It’s interesting to note that the improvement brought about by quantum computers is not in the speed of executing a single operation, but in the reduced total number of operations required to arrive at the final result.

In fact, quantum computing operations will probably always be slower than those performed with conventional computers, such as the ones required to watch videos, browse the Internet or write a document.

To achieve quantum computers, one needs to ensure the stable entanglement of the particles in the qubits, which means controlling the physical environment of the computer. At the moment, the first attempts to build quantum computers are performed in either high vacuum or extreme cold environments to avoid any background noise.

What are their applications?

The applications are multiple and difficult to foresee at this stage. Think of the scientist who invented the laser more than 50 years ago. How could he have imagined that his technology would make it possible to watch a movie from a DVD-ROM, to have eye surgery, etc.

Nonetheless, here are some major probable applications:

  1. Molecular simulations
    Caffeine – a very basic molecule – is currently the largest molecule tractable on a supercomputer. Imagine the number of applications – such as detecting the best molecules to treat cancer – that could be realized if computers were able to treat more complex molecules.
     
  2. Cryptography
    Prime factorization is a mathematical problem commonly used to secure public-key encryption systems. Finding the prime factor of a product is described by simple exponential O(exp(N) complexity. This equivalent quantum complexity would be at least in the order of O(N3).
    So, as an example, to find the prime factor of 2048 bits would take millions of years for a classical computer, while a quantum computer could do this in minutes.
     
  3. Database searches
    Think of a search through an unsorted database. The classical complexity would be O(N); the quantum complexity would be the square of it O(SQRT(N)).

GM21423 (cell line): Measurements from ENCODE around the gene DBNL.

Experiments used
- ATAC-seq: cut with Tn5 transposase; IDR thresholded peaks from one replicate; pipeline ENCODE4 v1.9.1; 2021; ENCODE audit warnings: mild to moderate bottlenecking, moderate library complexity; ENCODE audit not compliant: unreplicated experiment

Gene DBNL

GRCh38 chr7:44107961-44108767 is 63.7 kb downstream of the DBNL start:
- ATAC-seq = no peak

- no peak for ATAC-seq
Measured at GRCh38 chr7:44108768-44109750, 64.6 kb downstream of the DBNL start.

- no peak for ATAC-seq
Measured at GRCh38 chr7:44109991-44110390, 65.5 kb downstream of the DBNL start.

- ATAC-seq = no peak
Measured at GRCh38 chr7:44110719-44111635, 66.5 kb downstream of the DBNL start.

As an example, to find a specific name in a database of 100k entries, we would need an average of 50k attempts. With quantum computers, we would need only about 223 attempts, on average.

Who’s working on them?

Google is trying to combine artificial intelligence and quantum computing to optimize complex problems.

Ecommerce solutions, such as Alibaba, are working on quantum computers to develop higher security for their marketplaces.

Companies dealing with major software development are working on software verification/validation through quantum computing.

Telecommunication companies are working on real-time network traffic management and data security in the cloud through quantum computing.

Banks are exploring the use of quantum computers for real-time multi-variable financial data analytics.

Other companies, such as Fujitsu, are building customer quantum-ecrypted communications over long distances.

What are the challenges of quantum computing?

  • One of the biggest challenges is maintaining entangled and super-positioned states persistently in order to maintain the state of the memory. Similar to the early days of RAM and ROM, the main issue is the isolation of the quantum system from environmental noise.
  • Current prototypes work with a few qubits. Physicists need to be able to scale quantum processors to dozens of qubits in order to see the computational advantage of quantum computers.
  • Physicists need to be able to have reliable quantum systems without the need for extremely low temperatures and at an affordable cost.

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    Enrico Tam

    MBA, PhD, tech entrepreneur, maker

    Hi, I’m Enrico and I started hacking at 9 years old back when it was Visual Basic. After trying to become a professional tennis player I somehow got entangled in a PhD in engineering, an MBA programme and a big consulting fir... (continued)